When hearts walk together: A Lenten invitation to accompaniment

One hand passes a small black heart to another hand.

(Unsplash/Kelly Sikkema) 

Tell me: What did you give up for Lent? Chocolate, swearing, time on your phone … The list is endless. Or maybe, you are someone who took something on. Are you practicing patience? Trying out a new prayer practice? Giving money to a favorite charity? 

Whatever way you choose to mark this sacred season, there is something to be said for the ways in which we travel through the season of Lent. Lent, after all, is not about a destination. It is about intentionally making our way deeper into the heart of Jesus through the pathways of prayer, fasting and almsgiving. 

These practices are the routes that draw us deeper by bringing us into contact with God, ourselves and our neighbors. Prayer, fasting and almsgiving, when practiced with intention, are meant to free us, lightening our load and directing our path. Yet, without a keen eye toward intention, it is these same practices that can easily devolve into an obstacle course of instructions and restrictions: "You can do this and you can't do that."

What if this Lent, instead of holding tight to a roadmap marked with tasks or rules, the invitation was to a more free-range traveler's point of view, to explore the art of accompaniment as it plays out in our everyday lives?  

As Pope Francis writes in Fratelli Tutti, "we want to be a Church that serves, that leaves home and goes forth from its places of worship, goes forth from its sacristies, in order to accompany life, to sustain hope, to be the sign of unity… to build bridges, to break down walls, to sow seeds of reconciliation." If this is the church we want, then we must learn to be pilgrims who journey with others, who allow the spirit of the tasks we undertake — the spirit of the law — to draw us deeper into relationship with God and our neighbors.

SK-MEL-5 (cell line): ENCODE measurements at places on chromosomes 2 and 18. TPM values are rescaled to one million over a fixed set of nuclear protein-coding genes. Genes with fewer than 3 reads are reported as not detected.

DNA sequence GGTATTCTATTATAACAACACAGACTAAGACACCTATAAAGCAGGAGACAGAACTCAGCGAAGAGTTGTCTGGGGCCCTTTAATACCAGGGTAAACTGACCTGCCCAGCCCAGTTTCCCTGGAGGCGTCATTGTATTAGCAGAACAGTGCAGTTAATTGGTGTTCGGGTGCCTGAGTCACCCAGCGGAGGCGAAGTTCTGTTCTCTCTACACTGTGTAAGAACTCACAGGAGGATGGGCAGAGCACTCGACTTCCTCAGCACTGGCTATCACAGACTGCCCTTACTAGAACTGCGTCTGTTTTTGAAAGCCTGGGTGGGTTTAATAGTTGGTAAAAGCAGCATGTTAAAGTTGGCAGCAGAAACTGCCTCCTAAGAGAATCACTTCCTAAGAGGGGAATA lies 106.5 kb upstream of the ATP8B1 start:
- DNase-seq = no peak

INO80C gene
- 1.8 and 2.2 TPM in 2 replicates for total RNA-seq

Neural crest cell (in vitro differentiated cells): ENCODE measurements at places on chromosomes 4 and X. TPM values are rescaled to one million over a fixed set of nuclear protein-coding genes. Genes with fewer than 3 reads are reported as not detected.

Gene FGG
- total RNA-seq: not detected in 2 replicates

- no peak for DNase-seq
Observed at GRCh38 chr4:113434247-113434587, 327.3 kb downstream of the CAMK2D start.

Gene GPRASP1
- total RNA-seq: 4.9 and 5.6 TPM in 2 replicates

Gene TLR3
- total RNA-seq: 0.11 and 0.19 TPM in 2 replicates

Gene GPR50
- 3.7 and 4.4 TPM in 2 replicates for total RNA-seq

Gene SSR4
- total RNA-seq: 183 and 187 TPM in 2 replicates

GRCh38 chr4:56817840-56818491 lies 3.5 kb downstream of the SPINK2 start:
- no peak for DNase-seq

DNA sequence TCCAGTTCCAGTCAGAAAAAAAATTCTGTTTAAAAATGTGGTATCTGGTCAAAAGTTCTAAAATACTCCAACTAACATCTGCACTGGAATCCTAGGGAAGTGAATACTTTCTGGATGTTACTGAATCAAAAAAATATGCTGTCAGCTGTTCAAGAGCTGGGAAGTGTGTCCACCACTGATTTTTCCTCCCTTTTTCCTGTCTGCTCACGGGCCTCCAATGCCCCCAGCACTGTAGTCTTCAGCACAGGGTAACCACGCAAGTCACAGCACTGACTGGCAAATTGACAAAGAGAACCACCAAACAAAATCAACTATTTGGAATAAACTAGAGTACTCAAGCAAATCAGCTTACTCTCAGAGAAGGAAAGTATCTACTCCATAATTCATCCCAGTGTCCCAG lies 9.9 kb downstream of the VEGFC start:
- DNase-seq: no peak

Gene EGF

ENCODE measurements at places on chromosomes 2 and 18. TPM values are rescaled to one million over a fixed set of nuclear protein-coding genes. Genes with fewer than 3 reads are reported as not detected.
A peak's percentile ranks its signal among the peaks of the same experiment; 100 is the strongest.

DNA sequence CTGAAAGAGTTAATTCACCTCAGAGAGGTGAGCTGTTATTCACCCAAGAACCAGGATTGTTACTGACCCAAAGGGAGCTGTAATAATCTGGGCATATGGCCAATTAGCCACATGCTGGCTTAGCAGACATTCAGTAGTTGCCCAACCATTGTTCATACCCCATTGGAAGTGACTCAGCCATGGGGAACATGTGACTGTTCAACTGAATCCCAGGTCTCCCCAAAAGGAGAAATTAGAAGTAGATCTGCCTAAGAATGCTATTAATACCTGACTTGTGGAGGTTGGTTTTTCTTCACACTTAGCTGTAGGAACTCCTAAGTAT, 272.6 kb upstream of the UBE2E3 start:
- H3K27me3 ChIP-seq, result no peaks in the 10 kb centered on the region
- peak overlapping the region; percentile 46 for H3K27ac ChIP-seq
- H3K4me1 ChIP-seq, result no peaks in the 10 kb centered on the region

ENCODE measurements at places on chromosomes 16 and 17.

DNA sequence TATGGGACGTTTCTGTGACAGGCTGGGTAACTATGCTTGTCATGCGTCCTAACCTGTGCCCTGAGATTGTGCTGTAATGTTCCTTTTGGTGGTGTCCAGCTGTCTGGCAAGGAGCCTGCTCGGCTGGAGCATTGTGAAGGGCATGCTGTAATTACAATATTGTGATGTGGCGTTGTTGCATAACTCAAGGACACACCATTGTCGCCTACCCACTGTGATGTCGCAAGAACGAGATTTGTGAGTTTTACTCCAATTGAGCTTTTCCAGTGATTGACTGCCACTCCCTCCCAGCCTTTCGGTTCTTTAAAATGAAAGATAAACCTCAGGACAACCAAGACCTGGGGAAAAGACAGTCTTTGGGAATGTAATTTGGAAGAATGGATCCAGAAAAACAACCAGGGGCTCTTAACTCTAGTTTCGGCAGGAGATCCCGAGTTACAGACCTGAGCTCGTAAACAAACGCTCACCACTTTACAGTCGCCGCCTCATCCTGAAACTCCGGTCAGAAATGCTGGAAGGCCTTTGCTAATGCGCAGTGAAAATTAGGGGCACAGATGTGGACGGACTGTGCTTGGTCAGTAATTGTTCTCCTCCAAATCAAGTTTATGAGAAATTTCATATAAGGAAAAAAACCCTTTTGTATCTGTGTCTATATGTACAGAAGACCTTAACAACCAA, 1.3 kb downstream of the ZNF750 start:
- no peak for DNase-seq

A friend and canon lawyer once advised me, "Before anything else, consider the people before you. Get to know them. Come to love them. And then, walking with them, you will be able to find a way forward." In essence, he was saying that people have stories and it is only by entering into their stories and intertwining our own with theirs that can we truly serve the people of God.

The law, it would seem, seeks to serve the Gospel and not the other way around. 

This fact becomes readily apparent when we turn to Jesus' interactions with rule sticklers throughout his ministry. These are the ones who were diligently trying to find a way to the final destination (or in some cases trying to trip Jesus up on the law of love he was proposing). 

They are like the scholar of the law who asks, "Who is my neighbor?" after clarifying the call to love God fully and your neighbor as yourself (and prompts the story of the Good Samaritan (Luke 10: 29-37)). These folks want to know the parameters of following Jesus; they are the ones who find comfort in the security of details. They are the dear hearts that seek a plan even when it means missing the details of the important paths that guide the way in between.

In the same category is the rich young ruler (Luke 18:18-30), who seems to have everything and to have done everything right and yet, still feels the absence of something more. When this pilgrim asks Jesus what more they must do, Jesus' reply is succinct: Sell everything and give it to the poor. 

(How is that for prayer, fasting, and almsgiving?)

As we journey through the wilderness this Lent, we must realize that we cannot journey alone. 

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Considering a call to accompaniment this Lent, it is the latter part of this command — "give it to the poor" —  that piques my interest. Selling everything is a big ask. It requires complete and total surrender, but what's more is Jesus' call to give it to the poor. That act is the very first step in true following. It is more than making a donation — it is a call to accompaniment.